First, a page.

• Eliot (1975; Modern Masters series)
  • W. H. Auden: A Tribute (edited by Spender, 1975)
  • The Thirties and After (1978)
  • China Diary (with David Hockney, 1982)
  • Love-Hate Relations (1974)
  • The Thirties and After (1978)

Memoir

  • World Within World (1951)

Letters and journals

  • Letters to Christopher: Stephen Spender's Letters to Christopher Isherwood (1980)
  • Journals, 1939-1983 (1985)

See also

References

  1. ^ "Poet Laureate Timeline: 1961-1970". Library of Congress. 2008. http://www.loc.gov/poetry/laureate-1961-1970.html. Retrieved 2008-12-19.  
  2. ^ Births England and Wales 1837-1915
  3. ^ Sutherland, John (2005). Stephen Spender: A Literary Life. Oxford: Oxford University Press. ISBN 0195178165. http://books.google.co.uk/books?id=hOArXgCOZqgC&pg=PA44&lpg=PA44&dq=stephen+spender+worthing&source=web&ots=MQGGCW0ZNF&sig=7qjM6SMcCafheshij9-nQ0B2_hI&hl=en&sa=X&oi=book_result&resnum=2&ct=result#PPP1,M1.  
  4. ^ Bozorth, Richard R. (1995). "But Who Would Get It? Auden and the Codes of Poetry and Desire". ELH 62 (3): 709–727. doi:10.1353/elh.1995.0023.  
  5. ^ New Writing at Google Books Accessed March 21, 2009
  6. ^ a b Sutherland, John (September 2004). "Spender, Sir Stephen Harold (1909–1995)". Oxford Dictionary of National Biography (online edition ed.). Oxford University Press. doi:10.1093/ref:odnb/57986. http://www.oxforddnb.com/view/article/57986. Retrieved 2008-12-21.  
  7. ^ Frances Stonor Saunders (12 July 1999). "How the CIA plotted against us". New Statesman. http://www.newstatesman.com/199907120022. Retrieved 2008-12-21.  
  8. ^ Warwick McFadyen, review of John Sutherland's biography "Stephen Spender", The Age, Review, p.3
  9. ^ London Gazette: (Supplement) no. 42683, pp. 4316–4317, 25 May 1962. Retrieved on 2008-07-15.
  10. ^ London Gazette: (Supplement) no. 49375, pp. 1–2, 10 June 1983. Retrieved on 2008-07-15.
  11. ^ London Gazette: no. 49575, p. 16802, 20 December 1983. Retrieved on 2008-07-15.
  12. ^ G. Patton Wright (20 December 2004). "Spender, Sir Stephen". glbtq.com. http://www.glbtq.com/literature/spender_s.html. Retrieved 2008-12-21.  
  13. ^ Deaths England and Wales 1984-2006
  14. ^ Stephen Spender Memorial Trust

Further reading

  • Hynes, Samuel, The Auden Generation (1976)
  • Sutherland, John, Stephen Spender: The Authorized Biography (2004); US edition: Stephen Spender: A Literary Life (2005)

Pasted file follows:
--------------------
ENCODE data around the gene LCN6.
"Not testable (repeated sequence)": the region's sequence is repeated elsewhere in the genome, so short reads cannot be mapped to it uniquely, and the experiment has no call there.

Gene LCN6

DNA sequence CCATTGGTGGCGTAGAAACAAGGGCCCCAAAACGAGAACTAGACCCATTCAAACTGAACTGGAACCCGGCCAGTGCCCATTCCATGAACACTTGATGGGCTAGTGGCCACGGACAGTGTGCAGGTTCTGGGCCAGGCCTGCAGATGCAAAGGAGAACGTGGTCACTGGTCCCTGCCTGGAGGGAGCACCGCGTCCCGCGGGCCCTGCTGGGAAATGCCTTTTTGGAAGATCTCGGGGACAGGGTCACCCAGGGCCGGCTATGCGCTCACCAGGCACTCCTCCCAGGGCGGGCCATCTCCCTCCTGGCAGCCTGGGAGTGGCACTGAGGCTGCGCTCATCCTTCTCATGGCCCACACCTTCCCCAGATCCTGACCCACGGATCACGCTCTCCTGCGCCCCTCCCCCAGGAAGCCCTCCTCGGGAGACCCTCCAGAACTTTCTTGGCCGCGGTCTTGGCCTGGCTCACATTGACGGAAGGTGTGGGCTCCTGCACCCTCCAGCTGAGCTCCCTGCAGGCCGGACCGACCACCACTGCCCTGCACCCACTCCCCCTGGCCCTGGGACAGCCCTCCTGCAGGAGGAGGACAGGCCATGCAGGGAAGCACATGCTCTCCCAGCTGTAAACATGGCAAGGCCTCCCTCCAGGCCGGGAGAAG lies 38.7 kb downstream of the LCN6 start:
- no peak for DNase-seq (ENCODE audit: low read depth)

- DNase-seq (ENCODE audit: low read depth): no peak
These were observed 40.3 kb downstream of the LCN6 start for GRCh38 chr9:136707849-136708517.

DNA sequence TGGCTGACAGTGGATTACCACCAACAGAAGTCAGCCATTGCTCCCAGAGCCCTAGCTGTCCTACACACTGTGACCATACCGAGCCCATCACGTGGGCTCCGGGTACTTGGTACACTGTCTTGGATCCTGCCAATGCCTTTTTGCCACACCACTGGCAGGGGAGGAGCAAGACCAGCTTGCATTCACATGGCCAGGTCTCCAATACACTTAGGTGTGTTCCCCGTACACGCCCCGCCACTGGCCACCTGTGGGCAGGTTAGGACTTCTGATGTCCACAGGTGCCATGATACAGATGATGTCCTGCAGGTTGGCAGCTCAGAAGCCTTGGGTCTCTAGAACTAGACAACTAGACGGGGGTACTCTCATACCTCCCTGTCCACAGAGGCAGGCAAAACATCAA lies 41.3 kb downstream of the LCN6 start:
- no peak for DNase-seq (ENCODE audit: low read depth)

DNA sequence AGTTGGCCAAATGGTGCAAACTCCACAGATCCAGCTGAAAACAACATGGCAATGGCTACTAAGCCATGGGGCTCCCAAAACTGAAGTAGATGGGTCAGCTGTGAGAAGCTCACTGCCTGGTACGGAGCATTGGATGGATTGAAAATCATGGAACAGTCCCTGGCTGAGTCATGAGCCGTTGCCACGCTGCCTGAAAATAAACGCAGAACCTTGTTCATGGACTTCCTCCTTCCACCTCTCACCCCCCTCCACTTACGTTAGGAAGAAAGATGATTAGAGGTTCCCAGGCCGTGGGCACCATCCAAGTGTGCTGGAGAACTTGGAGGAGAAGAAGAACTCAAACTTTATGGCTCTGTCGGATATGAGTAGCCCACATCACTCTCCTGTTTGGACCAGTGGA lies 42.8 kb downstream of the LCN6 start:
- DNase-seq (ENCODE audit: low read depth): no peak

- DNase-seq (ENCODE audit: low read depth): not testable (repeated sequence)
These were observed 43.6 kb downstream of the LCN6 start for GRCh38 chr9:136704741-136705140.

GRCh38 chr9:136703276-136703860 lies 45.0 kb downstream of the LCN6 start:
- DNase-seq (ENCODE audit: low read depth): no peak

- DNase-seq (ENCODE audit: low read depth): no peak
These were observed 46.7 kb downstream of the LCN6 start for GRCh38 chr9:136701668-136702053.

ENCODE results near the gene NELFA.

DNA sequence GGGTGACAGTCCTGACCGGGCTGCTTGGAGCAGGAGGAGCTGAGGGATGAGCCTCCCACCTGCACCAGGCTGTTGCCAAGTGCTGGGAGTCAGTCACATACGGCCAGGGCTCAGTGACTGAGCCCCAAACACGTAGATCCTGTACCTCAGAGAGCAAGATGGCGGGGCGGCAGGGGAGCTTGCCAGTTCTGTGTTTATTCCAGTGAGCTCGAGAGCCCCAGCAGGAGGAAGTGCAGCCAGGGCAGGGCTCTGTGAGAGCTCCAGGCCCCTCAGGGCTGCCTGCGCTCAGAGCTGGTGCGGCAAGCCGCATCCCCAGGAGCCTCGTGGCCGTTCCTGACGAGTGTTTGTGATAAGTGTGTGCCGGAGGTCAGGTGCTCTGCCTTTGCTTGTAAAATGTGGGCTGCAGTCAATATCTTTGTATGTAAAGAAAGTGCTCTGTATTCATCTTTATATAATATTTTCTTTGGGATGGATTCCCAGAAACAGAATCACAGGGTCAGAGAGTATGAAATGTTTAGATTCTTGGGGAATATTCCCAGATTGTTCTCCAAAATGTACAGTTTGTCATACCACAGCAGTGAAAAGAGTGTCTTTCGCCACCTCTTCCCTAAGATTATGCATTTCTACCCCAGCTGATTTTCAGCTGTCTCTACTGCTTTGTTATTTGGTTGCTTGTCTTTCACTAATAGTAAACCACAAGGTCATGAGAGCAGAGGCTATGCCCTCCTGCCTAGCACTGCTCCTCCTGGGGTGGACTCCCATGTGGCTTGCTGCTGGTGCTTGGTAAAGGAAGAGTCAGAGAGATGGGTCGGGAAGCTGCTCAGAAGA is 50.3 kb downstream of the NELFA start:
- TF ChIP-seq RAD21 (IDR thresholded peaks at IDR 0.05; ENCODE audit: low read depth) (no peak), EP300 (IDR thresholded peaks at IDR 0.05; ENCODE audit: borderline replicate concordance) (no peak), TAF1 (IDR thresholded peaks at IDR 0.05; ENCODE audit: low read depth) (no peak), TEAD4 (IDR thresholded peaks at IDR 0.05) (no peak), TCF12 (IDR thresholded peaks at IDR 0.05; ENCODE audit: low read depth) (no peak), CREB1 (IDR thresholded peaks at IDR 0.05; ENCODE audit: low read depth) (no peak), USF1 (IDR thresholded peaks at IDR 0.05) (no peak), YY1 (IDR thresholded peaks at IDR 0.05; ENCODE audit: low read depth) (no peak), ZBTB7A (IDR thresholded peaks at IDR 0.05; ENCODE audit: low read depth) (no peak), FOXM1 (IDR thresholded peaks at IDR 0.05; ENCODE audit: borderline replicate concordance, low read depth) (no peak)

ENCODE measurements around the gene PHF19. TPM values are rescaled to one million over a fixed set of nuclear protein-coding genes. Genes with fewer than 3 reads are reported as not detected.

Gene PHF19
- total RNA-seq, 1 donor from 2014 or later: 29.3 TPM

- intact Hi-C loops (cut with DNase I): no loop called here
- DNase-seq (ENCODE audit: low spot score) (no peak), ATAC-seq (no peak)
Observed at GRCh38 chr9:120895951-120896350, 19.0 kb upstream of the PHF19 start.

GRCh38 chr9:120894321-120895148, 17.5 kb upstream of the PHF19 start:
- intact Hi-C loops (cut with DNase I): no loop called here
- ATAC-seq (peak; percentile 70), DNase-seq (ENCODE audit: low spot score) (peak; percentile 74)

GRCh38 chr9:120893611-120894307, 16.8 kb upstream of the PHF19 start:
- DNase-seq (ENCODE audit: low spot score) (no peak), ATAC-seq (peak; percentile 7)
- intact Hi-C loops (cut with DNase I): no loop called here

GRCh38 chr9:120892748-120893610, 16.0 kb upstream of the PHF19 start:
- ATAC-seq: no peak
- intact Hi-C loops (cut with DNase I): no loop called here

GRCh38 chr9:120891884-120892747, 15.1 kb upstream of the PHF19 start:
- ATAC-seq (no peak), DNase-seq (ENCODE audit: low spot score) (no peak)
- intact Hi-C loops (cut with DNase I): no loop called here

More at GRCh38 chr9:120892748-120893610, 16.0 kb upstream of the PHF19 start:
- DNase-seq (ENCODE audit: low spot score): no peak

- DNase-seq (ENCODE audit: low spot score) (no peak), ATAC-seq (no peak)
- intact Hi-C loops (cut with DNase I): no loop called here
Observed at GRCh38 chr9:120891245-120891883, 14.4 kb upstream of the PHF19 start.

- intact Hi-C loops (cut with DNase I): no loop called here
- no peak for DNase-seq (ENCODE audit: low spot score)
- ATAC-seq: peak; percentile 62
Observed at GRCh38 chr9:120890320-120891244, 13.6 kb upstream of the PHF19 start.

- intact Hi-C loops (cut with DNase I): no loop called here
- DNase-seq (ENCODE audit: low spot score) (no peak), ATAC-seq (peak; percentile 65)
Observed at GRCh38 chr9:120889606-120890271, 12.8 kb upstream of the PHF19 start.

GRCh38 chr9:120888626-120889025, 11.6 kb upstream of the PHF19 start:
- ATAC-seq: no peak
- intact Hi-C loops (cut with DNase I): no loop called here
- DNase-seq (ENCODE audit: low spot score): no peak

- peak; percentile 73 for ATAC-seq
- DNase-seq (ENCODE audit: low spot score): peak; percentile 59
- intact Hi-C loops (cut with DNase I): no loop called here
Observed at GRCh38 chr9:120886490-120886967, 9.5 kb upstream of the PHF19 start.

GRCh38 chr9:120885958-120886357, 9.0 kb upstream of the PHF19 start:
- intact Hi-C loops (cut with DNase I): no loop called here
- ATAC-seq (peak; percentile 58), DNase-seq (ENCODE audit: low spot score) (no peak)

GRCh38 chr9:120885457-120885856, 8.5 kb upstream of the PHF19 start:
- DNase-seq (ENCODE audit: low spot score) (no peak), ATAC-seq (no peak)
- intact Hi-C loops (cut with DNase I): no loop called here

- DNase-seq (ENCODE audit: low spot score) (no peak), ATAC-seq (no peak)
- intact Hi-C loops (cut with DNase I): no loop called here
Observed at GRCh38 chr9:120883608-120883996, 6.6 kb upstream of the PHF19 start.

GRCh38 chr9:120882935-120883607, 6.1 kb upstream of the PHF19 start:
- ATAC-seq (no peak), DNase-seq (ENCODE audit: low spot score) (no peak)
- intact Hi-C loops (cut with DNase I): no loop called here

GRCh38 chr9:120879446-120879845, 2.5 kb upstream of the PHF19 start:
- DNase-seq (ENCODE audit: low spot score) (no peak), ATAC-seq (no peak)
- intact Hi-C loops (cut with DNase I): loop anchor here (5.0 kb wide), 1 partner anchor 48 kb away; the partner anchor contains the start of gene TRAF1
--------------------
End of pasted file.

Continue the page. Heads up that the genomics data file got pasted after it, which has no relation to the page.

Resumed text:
External links


Quotes

Up to date as of January 14, 2010

From Wikiquote

I think continually of those who were truly great. Who, from the womb, remembered the soul's history through corridors of light where the hours are suns, Endless and singing

Stephen Spender (February 28, 1909July 16, 1995) was an English poet and essayist who focused on themes of social injustice and the class struggle in his work.

Contents

Sourced

  • Since we are what we are, what shall we be
    But what we are?
    We are, we have
    Six feet and seventy years, to see
    The light, and then resign it for the grave.
    • "Spiritual Explorations" from Poems of Dedication (1947)
Great poetry is always written by somebody straining to go beyond what he can do.
  • Great poetry is always written by somebody straining to go beyond what he can do.
    • As quoted in The New York Times (26 March 1961)
  • I am very honoured by your wanting to write a life of me. But the fact is I regard my life as rather a failure in the only thing in which I wanted it to succeed. I have not written the books I ought to have written and I have written a lot of books I should not have written. My life as lived by me has been interesting to me but to write truthfully about it would probably cause much pain to people close to me — and I always feel that the feelings of the living are more important than the monuments of the dead.
  • There is a certain justice in criticism. The critic is like a midwife — a tyrannical midwife.
    • Lecture at Brooklyn College, as quoted in The New York Times (20 November 1984)
I say, stamping the words with emphasis,
Drink from here energy and only energy.
  • When a child, my dreams rode on your wishes,
    I was your son, high on your horse,
    My mind a top whipped by the lashes
    Of your rhetoric, windy of course.
  • I'm struggling at the end to get out of the valley of hectoring youth, journalistic middle age, imposture, moneymaking, public relations, bad writing, mental confusion.
    • On turning 70 in Journals 1939-83 (1986), as quoted by R Z Sheppard in TIMEmagazine (20 January 1986)
  • I say, stamping the words with emphasis,
    Drink from here energy and only energy
    • "Not Palaces" (l. 8–9).
The spirit drinking timelessness;
Touch, love, all senses...
  • Eye, gazelle, delicate wanderer,
    Drinker of horizon’s fluid line;
    Ear that suspends on a chord
    The spirit drinking timelessness;
    Touch, love, all senses
    ...